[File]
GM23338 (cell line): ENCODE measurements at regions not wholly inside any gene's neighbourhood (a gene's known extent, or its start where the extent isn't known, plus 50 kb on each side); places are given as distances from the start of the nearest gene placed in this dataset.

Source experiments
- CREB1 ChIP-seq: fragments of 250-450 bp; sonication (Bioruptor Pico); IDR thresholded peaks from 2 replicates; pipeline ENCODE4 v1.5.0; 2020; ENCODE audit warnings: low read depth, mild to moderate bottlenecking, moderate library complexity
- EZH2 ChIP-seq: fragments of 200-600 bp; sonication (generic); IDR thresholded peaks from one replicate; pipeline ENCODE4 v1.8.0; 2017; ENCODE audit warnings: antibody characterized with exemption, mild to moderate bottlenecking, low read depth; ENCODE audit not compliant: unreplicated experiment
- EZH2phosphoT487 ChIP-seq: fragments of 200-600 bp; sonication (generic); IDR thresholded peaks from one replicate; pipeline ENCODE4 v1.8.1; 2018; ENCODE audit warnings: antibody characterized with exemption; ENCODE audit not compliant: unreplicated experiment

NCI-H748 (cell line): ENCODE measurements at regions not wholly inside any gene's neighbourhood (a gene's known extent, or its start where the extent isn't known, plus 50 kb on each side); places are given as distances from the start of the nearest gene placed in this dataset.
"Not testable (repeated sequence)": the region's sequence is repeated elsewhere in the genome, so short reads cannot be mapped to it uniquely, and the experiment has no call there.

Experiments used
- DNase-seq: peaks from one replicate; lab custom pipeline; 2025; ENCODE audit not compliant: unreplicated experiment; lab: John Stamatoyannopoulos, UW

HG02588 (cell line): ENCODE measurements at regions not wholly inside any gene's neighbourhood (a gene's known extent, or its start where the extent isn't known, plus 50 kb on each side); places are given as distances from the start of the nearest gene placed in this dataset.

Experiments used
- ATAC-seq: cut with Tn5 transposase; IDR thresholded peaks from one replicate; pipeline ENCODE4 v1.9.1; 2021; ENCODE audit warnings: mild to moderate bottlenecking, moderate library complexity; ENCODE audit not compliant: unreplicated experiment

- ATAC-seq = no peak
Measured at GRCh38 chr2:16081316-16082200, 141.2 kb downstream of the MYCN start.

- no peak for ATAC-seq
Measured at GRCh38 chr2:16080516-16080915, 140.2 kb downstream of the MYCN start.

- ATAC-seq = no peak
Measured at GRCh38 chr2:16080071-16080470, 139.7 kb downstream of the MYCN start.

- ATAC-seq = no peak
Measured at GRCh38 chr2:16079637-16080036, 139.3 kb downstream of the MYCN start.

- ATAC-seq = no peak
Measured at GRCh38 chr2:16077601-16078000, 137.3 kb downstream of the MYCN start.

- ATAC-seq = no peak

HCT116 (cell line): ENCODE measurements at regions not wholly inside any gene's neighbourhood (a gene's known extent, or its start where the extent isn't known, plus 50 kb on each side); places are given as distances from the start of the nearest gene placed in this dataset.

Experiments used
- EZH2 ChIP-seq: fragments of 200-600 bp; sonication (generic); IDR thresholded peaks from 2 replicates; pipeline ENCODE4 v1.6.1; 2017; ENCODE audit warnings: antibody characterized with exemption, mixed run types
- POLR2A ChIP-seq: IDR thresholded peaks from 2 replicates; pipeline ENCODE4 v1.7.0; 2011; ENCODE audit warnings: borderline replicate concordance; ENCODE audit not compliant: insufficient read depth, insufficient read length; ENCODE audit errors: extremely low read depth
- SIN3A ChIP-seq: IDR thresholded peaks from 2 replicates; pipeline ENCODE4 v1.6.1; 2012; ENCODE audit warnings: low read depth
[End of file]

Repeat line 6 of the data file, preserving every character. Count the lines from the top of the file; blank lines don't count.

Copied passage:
NCI-H748 (cell line): ENCODE measurements at regions not wholly inside any gene's neighbourhood (a gene's known extent, or its start where the extent isn't known, plus 50 kb on each side); places are given as distances from the start of the nearest gene placed in this dataset.